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    'Washington Post' Story Questions Effectiveness of Spinal Fusion Surgery

    The Washington Post recently looked at the rise in spinal fusion surgeries and uncovered more questions than answers when it comes to the procedure's effectiveness over therapy.

    Post reporters Peter Whoriskey and Dan Keating examined spinal fusion surgeries as an example of how the debate over what is considered medically necessary can be colored by politics and business. According to the article, spinal fusion surgeries have increased sixfold over the past 20 years in the United States, whose citizens undergo more such procedures than any other country.

    The Post report states that "more than 465,000 spinal fusions were performed in the United States in 2011, according to government data, and some experts say that a portion of them — perhaps as many as half — were performed without good reason." The lengthy article includes summaries of the debate over the procedure's efficacy and the ways in which Medicare has approached the issue of payment. A recent APTA News Now story reported on research that found physical therapy to be as effective as fusion surgery for treatment of degenerative disc disease.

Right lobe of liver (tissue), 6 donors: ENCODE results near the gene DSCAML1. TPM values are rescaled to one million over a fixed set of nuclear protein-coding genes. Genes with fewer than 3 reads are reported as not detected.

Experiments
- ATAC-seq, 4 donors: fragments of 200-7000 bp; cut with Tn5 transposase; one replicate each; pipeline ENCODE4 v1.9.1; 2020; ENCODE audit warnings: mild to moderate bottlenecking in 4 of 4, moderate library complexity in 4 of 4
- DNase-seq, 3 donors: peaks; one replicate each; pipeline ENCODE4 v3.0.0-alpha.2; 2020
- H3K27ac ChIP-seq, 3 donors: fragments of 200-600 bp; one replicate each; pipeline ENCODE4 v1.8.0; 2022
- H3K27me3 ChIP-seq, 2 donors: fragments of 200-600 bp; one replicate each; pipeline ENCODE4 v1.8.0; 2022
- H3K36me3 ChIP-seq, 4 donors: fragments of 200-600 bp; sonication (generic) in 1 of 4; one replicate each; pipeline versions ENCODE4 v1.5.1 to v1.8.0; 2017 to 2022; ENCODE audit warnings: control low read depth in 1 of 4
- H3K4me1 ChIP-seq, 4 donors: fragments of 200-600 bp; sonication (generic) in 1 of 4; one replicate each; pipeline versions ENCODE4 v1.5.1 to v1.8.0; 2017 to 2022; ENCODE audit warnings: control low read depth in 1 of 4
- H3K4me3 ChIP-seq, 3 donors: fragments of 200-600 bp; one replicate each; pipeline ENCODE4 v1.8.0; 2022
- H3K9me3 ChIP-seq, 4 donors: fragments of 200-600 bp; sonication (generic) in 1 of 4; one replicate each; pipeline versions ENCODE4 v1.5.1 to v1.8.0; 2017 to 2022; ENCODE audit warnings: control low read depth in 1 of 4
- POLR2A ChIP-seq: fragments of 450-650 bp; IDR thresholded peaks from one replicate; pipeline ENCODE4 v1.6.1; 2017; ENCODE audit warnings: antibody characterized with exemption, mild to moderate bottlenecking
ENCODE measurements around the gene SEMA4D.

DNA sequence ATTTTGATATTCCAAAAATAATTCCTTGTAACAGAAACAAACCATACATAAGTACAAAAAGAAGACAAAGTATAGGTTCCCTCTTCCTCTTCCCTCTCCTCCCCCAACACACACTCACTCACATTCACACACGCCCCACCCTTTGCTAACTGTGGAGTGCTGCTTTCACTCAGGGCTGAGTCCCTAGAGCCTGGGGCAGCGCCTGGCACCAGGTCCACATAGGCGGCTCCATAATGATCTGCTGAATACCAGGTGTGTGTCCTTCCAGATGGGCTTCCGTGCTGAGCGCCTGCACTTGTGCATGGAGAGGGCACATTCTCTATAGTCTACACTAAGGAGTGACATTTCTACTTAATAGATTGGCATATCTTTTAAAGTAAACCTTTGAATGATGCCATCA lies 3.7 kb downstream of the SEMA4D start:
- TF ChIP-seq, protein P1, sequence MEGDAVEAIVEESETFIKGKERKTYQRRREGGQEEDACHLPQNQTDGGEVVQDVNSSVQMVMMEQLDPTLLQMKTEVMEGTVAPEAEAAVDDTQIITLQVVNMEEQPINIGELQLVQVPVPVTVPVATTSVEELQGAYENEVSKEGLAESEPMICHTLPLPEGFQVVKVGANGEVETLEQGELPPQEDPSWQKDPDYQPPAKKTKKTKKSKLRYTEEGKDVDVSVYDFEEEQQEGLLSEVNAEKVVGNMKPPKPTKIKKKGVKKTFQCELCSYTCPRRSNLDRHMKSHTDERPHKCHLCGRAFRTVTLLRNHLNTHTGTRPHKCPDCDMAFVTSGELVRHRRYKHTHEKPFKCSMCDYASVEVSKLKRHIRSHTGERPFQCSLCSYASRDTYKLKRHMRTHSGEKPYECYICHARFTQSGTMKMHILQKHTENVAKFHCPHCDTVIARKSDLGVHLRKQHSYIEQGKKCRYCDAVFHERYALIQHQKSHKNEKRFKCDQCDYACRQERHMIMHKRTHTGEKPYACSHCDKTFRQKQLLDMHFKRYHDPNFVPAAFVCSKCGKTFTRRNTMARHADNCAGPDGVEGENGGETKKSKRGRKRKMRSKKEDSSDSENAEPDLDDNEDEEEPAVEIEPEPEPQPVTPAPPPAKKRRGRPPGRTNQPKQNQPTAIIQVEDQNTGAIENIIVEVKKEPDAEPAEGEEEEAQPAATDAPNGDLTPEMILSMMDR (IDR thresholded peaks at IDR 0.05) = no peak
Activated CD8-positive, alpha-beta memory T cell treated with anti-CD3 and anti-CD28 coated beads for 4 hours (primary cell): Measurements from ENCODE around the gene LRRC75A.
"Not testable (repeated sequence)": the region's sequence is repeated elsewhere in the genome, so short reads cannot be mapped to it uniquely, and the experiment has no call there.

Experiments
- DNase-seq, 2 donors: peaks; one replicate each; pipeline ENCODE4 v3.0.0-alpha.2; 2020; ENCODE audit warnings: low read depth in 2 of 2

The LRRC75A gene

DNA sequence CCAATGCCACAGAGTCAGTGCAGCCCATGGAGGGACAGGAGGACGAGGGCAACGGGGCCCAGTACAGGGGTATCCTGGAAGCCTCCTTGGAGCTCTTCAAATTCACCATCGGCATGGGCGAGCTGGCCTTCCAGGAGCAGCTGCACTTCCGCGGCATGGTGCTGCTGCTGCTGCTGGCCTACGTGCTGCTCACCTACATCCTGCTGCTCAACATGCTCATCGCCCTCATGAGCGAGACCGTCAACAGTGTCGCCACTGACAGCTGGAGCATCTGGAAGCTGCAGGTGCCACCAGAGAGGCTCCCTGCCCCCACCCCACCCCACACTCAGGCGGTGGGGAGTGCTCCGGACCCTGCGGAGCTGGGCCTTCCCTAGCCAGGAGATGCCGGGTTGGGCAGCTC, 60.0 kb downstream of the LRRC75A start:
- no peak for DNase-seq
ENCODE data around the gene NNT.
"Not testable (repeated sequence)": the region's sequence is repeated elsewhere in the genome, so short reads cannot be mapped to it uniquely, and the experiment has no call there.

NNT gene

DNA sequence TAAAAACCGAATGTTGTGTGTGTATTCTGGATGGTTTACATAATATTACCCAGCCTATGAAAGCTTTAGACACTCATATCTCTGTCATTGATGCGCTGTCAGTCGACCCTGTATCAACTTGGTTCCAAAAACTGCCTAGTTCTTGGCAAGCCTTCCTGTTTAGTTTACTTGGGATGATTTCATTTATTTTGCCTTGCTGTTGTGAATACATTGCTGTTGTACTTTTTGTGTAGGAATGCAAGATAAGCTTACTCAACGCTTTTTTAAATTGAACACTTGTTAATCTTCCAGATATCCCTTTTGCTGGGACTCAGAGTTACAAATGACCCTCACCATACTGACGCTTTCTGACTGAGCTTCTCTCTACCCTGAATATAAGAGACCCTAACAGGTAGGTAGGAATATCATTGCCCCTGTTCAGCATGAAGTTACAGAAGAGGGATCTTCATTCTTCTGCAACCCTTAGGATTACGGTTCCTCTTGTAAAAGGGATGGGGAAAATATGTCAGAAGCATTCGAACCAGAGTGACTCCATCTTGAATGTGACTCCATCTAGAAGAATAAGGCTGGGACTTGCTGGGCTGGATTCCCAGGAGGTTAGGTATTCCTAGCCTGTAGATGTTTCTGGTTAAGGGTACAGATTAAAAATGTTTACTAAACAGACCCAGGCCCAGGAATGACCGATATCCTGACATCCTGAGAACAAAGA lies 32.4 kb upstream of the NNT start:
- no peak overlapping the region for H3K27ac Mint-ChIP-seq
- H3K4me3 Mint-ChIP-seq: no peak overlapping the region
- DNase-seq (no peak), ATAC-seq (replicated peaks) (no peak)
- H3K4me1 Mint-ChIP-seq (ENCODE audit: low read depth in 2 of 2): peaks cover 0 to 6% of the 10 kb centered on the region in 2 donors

The APTA patient-focused Move Forward website offers a host of low back pain resources for physical therapists (PTs) and their patients, including audio presentations and an e-book on low back pain and how PTs can help. Treatment of low back pain was the subject of a 2-day series of presentations at the 2013 APTA Conference in Salt Lake City in June, as well as the focus of several CEU courses in APTA's Learning Center.


    Comments

    It is about time! Hope medicare, and other insurance companies run with this and utilize much more affordable and effective therapy BEFORE even considering a surgical solution.
    Posted by Kathleen Flagge on 11/3/2013 5:18 PM
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